By Alison Lang
During a pivotal scene in horror manga artist Junji Ito’s latest book, No Longer Human, the protagonist/antihero Ōba Yōzō is invited to a Marxist group meeting in 1950s-era Tokyo. Yōzō isn’t really a joiner type, and he contemptuously imagines the activists morphing into a cluster of giant cockroaches with twitching antennae and black glistening eyes. If this was a typical Ito tale, this scene might end with the narrator slowly backing away from the bugs, his mouth gaping in madness and terror. But in Yōzō’s twisted worldview, human society is the nightmare; the insects, instead, are a soothing balm. “It put me at ease,” he reflects, “because the most dreadful thing in the world for me was human beings.”
So unfolds Ito’s stunning 600-page illustrated ode to misanthropy, self-destruction and malaise, based on the 1948 novel of the same name by Osamu Dazai. Widely touted as Japan’s second best-selling novel, No Longer Human also serves as a semi-autobiographical chronicle of a writer’s life etched with self-loathing and despair. An alcoholic, addict and womanizer, Dazai attempted suicide twice, once with a woman who died while he survived. He then discovered a talent for writing novels and began growing in stature. In 1948, after the publication of No Longer Human, he successfully ended his life, drowning himself with a lover in a Tokyo canal. With these facts in mind, it’s safe to say that No Longer Human is a rather grim ride – one that plumbs the depths of psychological and philosophical horror far deeper than anything Ito has produced before.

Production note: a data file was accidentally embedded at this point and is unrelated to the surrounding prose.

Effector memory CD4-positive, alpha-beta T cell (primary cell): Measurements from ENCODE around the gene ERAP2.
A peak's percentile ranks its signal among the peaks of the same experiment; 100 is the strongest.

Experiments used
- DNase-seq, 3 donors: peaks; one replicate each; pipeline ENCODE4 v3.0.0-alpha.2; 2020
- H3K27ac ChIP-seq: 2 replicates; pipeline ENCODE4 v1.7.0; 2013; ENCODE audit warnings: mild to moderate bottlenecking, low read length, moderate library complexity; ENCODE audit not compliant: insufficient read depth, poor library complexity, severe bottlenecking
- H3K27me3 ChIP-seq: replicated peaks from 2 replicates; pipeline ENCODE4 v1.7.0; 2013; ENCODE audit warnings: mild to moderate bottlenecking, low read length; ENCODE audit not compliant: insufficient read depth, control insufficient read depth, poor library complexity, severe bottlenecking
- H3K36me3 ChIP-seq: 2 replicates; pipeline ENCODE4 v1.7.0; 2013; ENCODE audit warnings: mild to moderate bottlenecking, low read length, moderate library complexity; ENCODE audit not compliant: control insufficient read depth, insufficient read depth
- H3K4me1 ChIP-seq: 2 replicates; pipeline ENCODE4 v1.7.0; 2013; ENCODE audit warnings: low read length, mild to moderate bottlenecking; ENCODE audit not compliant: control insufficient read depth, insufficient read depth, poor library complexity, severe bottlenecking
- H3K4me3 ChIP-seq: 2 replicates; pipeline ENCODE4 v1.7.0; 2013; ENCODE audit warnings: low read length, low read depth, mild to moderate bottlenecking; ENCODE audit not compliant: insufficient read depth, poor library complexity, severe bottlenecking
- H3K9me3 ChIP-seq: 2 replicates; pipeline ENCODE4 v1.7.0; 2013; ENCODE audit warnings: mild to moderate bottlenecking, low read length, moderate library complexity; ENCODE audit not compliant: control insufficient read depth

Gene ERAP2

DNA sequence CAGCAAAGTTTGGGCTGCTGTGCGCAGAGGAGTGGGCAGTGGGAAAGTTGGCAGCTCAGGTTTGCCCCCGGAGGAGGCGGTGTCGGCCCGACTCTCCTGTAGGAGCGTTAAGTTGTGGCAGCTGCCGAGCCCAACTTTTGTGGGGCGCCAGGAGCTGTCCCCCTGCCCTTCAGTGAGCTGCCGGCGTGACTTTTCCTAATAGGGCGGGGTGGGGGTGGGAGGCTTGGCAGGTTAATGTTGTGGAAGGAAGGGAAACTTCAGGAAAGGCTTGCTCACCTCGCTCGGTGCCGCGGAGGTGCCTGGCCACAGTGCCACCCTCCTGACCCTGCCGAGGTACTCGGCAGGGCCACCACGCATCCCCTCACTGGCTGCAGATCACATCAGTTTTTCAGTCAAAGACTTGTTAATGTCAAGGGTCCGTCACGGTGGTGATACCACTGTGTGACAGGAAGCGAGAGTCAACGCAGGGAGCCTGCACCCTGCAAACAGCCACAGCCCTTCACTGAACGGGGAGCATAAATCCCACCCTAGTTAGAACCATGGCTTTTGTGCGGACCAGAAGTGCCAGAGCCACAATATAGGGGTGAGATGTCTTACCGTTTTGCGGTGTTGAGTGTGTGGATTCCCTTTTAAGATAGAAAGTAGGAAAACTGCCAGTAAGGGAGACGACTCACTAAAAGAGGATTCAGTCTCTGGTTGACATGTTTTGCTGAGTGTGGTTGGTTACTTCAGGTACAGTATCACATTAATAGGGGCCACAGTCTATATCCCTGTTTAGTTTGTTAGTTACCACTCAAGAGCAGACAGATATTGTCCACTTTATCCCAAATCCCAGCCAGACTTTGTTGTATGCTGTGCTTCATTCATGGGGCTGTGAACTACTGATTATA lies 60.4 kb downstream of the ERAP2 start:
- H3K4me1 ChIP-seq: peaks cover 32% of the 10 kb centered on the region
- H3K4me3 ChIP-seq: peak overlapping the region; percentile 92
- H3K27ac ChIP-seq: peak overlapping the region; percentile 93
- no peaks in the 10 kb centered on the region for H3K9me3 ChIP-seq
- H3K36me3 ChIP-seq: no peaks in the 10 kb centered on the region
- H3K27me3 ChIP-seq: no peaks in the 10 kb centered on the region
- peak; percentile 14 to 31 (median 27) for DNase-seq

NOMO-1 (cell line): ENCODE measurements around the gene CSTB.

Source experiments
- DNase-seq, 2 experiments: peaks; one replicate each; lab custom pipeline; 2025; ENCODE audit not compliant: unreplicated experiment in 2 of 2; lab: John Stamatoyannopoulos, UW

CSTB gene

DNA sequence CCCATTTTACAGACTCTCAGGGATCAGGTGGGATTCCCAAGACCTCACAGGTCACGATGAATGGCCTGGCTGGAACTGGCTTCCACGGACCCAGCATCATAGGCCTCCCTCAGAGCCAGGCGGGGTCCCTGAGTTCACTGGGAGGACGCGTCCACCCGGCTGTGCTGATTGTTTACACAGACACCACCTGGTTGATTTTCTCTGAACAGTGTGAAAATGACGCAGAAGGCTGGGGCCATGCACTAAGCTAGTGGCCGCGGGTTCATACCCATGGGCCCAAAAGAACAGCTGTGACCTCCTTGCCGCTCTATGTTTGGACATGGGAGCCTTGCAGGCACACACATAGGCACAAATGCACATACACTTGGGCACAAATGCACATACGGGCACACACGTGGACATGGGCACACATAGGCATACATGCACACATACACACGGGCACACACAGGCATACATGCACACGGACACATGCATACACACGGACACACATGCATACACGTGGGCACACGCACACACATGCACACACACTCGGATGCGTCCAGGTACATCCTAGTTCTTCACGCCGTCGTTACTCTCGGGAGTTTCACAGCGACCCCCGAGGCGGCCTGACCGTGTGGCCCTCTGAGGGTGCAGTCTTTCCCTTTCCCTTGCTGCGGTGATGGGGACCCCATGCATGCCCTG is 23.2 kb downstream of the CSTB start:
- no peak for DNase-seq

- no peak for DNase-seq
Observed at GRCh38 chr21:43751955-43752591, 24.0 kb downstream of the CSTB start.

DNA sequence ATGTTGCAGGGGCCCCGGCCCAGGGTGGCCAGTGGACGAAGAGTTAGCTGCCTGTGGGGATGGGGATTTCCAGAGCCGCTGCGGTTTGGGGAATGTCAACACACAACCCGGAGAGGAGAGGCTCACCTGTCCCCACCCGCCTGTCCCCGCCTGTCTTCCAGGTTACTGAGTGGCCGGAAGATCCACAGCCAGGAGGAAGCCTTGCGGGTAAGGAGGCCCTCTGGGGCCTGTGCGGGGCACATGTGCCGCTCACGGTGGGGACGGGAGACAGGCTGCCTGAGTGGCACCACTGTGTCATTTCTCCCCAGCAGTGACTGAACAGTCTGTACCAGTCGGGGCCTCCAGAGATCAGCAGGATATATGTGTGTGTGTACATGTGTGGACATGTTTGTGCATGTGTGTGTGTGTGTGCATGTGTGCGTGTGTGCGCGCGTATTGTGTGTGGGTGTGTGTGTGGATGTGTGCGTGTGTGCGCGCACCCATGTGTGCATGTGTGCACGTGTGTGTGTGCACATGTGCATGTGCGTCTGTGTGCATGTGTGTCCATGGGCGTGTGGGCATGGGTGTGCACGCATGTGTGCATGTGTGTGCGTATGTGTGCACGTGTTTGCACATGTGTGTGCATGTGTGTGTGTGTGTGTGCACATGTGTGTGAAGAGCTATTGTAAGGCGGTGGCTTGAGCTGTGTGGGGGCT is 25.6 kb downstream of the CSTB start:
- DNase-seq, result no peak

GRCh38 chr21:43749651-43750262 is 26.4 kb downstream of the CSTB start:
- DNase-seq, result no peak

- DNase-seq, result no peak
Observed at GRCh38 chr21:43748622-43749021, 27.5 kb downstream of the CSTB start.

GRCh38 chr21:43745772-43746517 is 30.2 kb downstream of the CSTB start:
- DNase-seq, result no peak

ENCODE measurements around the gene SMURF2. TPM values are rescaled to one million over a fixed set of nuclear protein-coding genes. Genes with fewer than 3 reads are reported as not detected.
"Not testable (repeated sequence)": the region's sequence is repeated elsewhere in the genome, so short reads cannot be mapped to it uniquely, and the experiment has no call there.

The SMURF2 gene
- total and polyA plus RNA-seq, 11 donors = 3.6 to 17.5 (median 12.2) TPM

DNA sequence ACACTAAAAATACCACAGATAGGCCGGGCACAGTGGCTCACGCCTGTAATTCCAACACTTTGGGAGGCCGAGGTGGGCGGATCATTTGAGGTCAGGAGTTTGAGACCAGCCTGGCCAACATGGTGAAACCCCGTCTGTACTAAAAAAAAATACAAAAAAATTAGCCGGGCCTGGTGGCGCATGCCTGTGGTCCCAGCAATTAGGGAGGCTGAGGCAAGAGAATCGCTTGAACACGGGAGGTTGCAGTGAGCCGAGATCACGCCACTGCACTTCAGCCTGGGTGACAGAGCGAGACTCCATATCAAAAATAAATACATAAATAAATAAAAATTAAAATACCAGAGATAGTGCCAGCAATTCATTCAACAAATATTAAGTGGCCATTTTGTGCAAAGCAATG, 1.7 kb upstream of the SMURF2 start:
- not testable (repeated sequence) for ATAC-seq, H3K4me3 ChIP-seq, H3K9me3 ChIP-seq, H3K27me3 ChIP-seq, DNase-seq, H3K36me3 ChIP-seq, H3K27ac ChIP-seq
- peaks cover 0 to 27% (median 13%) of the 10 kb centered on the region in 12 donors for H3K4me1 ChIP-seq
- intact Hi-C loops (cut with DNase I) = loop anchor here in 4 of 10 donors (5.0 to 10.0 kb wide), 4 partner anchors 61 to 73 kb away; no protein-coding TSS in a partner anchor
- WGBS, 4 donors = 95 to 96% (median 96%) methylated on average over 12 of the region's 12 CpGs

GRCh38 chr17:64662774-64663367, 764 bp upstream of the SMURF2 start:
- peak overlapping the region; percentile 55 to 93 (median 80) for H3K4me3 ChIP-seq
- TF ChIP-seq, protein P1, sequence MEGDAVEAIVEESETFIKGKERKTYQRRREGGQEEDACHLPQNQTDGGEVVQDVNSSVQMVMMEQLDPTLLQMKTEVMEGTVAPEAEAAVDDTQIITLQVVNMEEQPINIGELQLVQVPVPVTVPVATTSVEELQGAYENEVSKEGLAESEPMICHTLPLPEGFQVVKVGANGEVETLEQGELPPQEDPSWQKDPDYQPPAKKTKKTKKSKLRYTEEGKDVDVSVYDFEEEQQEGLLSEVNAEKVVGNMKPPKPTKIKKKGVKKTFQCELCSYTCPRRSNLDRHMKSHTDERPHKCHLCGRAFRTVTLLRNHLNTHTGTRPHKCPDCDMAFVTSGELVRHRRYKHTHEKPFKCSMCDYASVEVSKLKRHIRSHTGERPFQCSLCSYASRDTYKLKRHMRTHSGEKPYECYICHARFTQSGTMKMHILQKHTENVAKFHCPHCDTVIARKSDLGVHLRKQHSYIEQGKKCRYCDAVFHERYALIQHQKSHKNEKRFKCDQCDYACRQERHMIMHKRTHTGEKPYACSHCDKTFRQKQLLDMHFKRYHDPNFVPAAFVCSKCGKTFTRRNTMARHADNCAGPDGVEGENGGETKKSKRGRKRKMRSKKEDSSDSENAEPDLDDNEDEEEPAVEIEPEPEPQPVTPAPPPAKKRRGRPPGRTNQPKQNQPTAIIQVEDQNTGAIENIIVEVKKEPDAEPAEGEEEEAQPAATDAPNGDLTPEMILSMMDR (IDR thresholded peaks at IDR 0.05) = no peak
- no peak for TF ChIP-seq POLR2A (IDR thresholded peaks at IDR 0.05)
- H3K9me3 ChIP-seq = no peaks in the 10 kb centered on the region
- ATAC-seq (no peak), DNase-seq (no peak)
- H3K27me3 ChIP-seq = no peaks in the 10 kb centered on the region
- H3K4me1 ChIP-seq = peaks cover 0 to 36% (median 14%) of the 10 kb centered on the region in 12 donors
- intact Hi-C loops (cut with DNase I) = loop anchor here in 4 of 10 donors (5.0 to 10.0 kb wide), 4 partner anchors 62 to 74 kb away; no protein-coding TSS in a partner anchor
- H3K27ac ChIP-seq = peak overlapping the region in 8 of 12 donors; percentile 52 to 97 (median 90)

On the surface, our dear narrator Ōba Yōzō seemingly has everything going for him – he’s born to an affluent family with good standing in Japanese society. He’s rakishly handsome and shows signs of artistic talent. And moreover, he’s hilarious – a goofy joker who engages in pratfalls and mugging to the great delight of his classmates, teachers and most of the adults in his orbit. Yet, Yōzō harbours a secret: he’s completely unable to relate to any of the people in his life, and harbours a profound sense of alienation and emptiness– a howling chasm that yawns ever-wider within him as he lurches towards adulthood.
To make matters worse, Yōzō’s disconnection kicks into rapid overdrive when he is raped by both a male and female servant on his family’s estate. This act of traumatic violence is rendered with shocking and grotesque clarity by Ito and sets the tone for the chronicle of pain that Yōzō endures and inflicts upon everyone in his orbit. To describe the ensuing plot is to list an endless catalogue of maladies: Yōzō lies to an ugly classmate about a matter of love, driving him to commit suicide, and gets involved in an incestuous love triangle that ends in murder. As one might expect, it’s the women in Yōzō’s life that receive the brunt of his sociopathy, offering him their bodies, shelter, money and endless forgiveness in exchange for broken promises, repeated betrayals, and a roiling numbness and lassitude that grows along with his seemingly unquenchable thirst for gin. The book reaches an early fever pitch when Yōzō encourages his depressive lover to overdose on pills with him by the seaside: as her tongue swells and her body convulses, the still-conscious Yōzō kicks her into the river. And still, his miserable life plods onward.